From Steph: Recently, news media has reported claims from many Taylor Swift concertgoers that they cannot remember large parts or even any of the 3-hour “Eras Tour” concert such as which songs Taylor performed. This so-called “concert amnesia” is particularly distressing for those paying the high prices of resale tickets. However, it is widely known among psychologists—if not among the general public—that people’s memories are often much more fragile than people believe them to be. People often over-estimate the accuracies of their own memories and may even think of their memories as photographs or video depictions of the events.
At the other end of the spectrum from such “amnesias” are “flashbulb memories,” which are named so because these vivid memories are thought to be more or less replicas of events that are surprising, important, and emotion-arousing (e.g., assassinations of important political figures). In research on flashbulb memories, people are asked where they were, what they were doing, who told them news of the events, what was the immediate aftermath, and how they felt about it. A key characteristic of flashbulb memories is that people feel very confident in their accuracy.
Both amnesia and flashbulb memories involve episodic memories of public events that are highly emotional. And emotions—both positive and negative—have been found to strengthen memories.
In this episode of VoxPopcast, we want to discuss possible causes of “concert amnesia” proposed in media and consider other possible causes (e.g., the sheer length of the concerts).
One proposal given in media was that these concert-goers’ extreme excitement led to a type of “fight-flight-or-freeze” response that inhibits memory formation. However, it’s unclear why an extreme positive emotion would lead to a fight-flight-or-freeze response. And even if it did, a fear-based response should strengthen memory of the situational “threat.”
Attention is also necessary for memories to be encoded. A common example is when you’re reading a book, your mind may wander to other thoughts and at some point you realize you have no idea what you just read. So, another—I think more plausible—possibility raised in media is that these concert-goers’ attention may have been focused on their thoughts (“I can’t believe I’m really here!”) and other aspects of the environment (e.g., other concert-goers) rather than on information like the particular songs Taylor sang that are later forgotten.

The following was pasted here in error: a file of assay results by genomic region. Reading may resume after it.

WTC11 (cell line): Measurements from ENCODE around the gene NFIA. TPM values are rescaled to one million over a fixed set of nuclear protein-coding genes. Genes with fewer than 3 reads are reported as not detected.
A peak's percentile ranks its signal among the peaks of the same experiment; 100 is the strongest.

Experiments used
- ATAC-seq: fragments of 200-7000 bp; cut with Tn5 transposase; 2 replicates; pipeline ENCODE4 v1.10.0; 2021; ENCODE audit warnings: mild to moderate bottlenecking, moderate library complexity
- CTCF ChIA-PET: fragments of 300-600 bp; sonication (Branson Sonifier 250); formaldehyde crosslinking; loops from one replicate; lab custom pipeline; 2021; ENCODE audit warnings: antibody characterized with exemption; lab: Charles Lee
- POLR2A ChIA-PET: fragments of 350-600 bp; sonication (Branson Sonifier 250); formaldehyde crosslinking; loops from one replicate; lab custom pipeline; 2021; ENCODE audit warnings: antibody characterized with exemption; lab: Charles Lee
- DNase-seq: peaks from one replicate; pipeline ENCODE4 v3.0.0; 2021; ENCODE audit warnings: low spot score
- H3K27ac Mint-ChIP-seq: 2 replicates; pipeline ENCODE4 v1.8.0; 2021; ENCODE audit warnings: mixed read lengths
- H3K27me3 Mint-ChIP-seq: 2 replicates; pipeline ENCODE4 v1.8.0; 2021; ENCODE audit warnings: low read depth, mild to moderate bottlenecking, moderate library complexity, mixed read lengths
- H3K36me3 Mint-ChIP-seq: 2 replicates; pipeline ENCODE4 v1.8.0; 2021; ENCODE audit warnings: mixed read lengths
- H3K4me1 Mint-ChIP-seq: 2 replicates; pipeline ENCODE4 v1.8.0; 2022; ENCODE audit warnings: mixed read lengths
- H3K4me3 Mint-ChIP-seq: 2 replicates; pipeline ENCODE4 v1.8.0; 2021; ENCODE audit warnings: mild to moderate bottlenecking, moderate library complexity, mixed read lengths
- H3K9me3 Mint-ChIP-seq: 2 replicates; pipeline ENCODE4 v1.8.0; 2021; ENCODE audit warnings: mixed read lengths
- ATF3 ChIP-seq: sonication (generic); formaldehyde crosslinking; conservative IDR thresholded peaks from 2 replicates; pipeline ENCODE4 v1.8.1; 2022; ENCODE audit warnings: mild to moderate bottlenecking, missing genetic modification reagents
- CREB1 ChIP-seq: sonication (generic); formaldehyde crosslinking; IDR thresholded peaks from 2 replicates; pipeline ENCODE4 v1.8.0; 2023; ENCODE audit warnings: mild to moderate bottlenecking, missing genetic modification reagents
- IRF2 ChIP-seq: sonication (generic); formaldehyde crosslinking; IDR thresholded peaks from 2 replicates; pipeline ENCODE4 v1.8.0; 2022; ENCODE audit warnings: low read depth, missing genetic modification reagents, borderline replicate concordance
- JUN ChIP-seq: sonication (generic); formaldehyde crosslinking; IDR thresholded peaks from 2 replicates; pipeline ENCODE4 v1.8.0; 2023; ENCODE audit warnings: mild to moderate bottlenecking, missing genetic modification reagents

Interestingly, I have not heard complaints of “concert amnesia” among people attending other recent concert tours, including the Cure. But that could be because this tour hasn’t been covered by media to the extent that Taylor Swift’s tour has been.
To better understand this phenomenon, we’d like to hear from you! How well do you (think you) remember concerts? Have you ever fallen victim to “concert amnesia”? What moments of concerts do you feel that you vividly remember (that could be considered flashbulb memories)?
From Mav: This episode idea was recommended to us by listener, Lee Barker, and I’ve really been looking forward to it ever since he first mentioned it. I think the ramifications here are huge. This is much more Steph’s jam than mine, but I’ve been able to at least listen to some recorded talks on YouTube with her as she’s been researching.
The fascinating thing to me starts with the distinction Steph hinted at between positive and negative memories. That is to say that people typically talk about flashbulb memories as traumatic… and in fact, my very first memory is — I quite vividly remember falling and breaking my jaw when I was two. And certainly people talk about things like the Kennedy and MLK assassinations, the Challenger explosion, and 9/11. But I imagine there are similar markers for heavily emotional positive memories like man walking on the moon, the election of the first black president, or the passing of marriage equality. Are people really remembering every detail or is it just that we’ve all talked about all of those things a billion times since then? I *feel* like I remember the Kennedy assassination, but it happened well before I was born.
I imagine this works for personal experiences too. I expect you’re just as likely to form a flashbulb memory over graduating high school, your favorite team winning the Super Bowl, or losing your virginity as you are to breaking a bone, getting in a car crash, or having a close relative die. Or at least you certainly probably FEEL like you have a flashbulb memory. Do I remember my first sexual encounter, or do I just know that it happened and I’ve conflated it with a bunch of more memorable sex over the rest of my life. Same thing with like, the death of my grandfather. It’s a very formative moment in my life. It changed everything about my existence. But how much is me remembering the actual event and how much is me just missing his presence in my life ever since?
So wouldn’t a concert be the same way? If the emotional connection to TayTay is that strong, does it matter that you don’t remember the exact pitch she sang “Shake it Off” at? Do you remember that she flubbed one lyric. How long she held a note? You don’t need to. After all, if you’re a fan, you’ve heard the song a million times before. What you’re buying is the pseudo-orgasmic experience of having been there live. It’s an ephemeral shared feeling with the rest of the mob. Is it really a memory you want or is it an acknowledged feeling? How do you “remember” a religious awakening?
And does this translate to other cultural events? Do I need to “remember 9/11” or is it more important that I am part of the cultural shift that happened because of 9/11? Anyway, like Steph said, we want to know your thoughts on both the cultural significance of memory in general and how it works with things like concerts in specific. Let us know in the comments below.